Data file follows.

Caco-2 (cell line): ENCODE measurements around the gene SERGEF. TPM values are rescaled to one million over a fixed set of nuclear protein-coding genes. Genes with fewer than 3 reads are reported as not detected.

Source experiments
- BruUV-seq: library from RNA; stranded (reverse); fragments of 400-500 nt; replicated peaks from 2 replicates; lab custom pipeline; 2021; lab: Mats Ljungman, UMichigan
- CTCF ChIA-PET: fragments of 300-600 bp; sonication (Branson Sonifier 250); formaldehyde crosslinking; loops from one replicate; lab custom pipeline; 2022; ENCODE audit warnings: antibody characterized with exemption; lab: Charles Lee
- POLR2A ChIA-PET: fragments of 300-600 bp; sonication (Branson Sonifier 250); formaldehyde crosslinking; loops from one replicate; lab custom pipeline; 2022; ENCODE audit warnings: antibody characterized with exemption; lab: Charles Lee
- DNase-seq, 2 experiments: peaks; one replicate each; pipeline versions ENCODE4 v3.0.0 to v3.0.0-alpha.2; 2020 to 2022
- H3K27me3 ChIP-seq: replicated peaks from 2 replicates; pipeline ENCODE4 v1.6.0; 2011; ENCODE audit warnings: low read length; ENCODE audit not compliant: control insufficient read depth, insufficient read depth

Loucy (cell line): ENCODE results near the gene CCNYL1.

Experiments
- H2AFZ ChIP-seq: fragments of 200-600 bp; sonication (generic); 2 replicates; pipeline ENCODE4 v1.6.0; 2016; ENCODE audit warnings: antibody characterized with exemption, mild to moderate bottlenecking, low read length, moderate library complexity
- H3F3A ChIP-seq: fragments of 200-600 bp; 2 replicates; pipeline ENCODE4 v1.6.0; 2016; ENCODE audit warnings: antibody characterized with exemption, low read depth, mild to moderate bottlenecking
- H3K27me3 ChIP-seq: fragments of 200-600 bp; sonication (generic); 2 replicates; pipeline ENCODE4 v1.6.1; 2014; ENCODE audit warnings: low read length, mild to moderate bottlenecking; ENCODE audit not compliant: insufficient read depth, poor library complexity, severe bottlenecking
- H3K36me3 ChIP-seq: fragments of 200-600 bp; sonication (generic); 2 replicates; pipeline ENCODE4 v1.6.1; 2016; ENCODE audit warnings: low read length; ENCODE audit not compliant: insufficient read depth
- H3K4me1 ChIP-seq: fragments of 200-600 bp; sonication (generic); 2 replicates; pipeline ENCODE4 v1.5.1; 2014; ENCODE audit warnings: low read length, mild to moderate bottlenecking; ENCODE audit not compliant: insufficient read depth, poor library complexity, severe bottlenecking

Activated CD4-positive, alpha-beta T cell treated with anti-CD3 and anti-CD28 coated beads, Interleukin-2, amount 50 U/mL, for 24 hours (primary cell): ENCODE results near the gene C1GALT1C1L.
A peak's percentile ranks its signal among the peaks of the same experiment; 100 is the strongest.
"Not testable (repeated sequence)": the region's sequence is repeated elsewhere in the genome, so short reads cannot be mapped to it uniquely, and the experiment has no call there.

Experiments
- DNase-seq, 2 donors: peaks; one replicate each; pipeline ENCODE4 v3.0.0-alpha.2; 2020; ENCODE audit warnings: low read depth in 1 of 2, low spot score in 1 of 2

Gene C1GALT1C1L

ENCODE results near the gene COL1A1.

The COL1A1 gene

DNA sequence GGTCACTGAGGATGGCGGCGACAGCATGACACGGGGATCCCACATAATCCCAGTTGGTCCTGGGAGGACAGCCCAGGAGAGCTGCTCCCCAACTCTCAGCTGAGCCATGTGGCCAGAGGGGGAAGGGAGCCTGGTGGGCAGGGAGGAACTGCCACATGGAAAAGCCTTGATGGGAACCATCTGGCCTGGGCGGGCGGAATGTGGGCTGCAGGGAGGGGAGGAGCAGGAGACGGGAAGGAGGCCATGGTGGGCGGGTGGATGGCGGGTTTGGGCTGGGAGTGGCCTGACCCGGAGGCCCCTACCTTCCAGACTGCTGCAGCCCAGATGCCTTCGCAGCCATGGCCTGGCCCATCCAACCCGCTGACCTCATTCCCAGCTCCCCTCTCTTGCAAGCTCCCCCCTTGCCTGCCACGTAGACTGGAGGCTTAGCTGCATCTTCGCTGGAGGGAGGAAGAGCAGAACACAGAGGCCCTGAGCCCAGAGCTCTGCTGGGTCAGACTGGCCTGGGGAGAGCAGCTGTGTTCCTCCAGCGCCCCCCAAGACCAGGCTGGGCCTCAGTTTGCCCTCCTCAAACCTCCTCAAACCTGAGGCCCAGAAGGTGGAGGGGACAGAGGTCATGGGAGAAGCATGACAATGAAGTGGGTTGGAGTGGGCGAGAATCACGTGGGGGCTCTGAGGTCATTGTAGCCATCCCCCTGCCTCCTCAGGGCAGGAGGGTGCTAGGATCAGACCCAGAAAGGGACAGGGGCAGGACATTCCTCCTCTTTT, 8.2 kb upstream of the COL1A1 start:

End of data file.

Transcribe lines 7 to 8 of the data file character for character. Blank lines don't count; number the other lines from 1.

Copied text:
- H3K27me3 ChIP-seq: replicated peaks from 2 replicates; pipeline ENCODE4 v1.6.0; 2011; ENCODE audit warnings: low read length; ENCODE audit not compliant: control insufficient read depth, insufficient read depth

Loucy (cell line): ENCODE results near the gene CCNYL1.